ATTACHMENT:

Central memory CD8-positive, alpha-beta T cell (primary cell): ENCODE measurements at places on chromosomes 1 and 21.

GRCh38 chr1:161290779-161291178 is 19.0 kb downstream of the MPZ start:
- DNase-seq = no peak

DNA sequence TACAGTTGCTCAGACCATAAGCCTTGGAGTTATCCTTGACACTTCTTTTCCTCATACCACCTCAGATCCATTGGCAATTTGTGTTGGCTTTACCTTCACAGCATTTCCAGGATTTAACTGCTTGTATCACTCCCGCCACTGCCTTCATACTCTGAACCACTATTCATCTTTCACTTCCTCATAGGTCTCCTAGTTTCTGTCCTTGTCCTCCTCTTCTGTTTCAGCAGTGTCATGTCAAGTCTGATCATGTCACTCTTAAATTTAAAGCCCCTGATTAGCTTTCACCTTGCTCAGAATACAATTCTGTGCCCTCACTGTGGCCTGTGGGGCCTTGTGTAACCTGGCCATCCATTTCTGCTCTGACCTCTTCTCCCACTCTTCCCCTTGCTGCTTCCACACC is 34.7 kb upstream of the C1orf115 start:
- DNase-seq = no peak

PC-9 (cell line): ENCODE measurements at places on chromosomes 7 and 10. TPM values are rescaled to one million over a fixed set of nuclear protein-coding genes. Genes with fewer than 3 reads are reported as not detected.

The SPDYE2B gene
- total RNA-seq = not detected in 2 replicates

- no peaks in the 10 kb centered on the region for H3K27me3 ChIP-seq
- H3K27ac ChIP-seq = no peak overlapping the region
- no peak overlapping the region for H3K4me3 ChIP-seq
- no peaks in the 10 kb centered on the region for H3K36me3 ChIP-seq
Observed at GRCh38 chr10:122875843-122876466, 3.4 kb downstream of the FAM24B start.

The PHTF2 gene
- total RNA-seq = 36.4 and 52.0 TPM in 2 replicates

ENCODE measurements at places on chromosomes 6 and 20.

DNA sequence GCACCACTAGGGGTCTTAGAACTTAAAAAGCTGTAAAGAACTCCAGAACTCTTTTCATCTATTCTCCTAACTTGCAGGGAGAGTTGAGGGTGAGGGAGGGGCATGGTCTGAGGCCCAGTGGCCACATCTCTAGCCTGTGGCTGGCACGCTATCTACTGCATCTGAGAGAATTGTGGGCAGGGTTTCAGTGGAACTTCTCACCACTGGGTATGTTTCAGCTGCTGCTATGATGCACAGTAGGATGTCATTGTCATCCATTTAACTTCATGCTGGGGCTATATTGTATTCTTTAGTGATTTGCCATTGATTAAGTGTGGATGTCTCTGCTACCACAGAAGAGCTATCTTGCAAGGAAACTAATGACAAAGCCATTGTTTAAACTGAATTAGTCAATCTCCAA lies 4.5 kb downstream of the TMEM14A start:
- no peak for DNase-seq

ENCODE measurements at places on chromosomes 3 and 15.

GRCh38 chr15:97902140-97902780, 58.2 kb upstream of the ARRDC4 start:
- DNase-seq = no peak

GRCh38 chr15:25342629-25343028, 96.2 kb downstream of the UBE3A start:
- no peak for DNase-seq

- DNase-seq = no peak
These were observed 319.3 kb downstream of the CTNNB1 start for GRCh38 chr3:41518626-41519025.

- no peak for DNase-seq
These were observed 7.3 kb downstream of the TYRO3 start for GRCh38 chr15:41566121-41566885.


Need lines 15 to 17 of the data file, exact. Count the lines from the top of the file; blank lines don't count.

- total RNA-seq = 36.4 and 52.0 TPM in 2 replicates

ENCODE measurements at places on chromosomes 6 and 20.

DNA sequence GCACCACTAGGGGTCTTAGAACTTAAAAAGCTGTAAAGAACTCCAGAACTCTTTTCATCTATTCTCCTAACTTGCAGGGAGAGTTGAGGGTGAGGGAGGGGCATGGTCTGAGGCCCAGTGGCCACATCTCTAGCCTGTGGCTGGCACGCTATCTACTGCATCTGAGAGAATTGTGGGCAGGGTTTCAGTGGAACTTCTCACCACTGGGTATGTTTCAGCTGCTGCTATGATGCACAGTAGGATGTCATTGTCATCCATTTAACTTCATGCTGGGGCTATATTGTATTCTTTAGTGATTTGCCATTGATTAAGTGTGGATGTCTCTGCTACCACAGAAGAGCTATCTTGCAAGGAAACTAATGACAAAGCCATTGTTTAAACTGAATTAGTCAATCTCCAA lies 4.5 kb downstream of the TMEM14A start: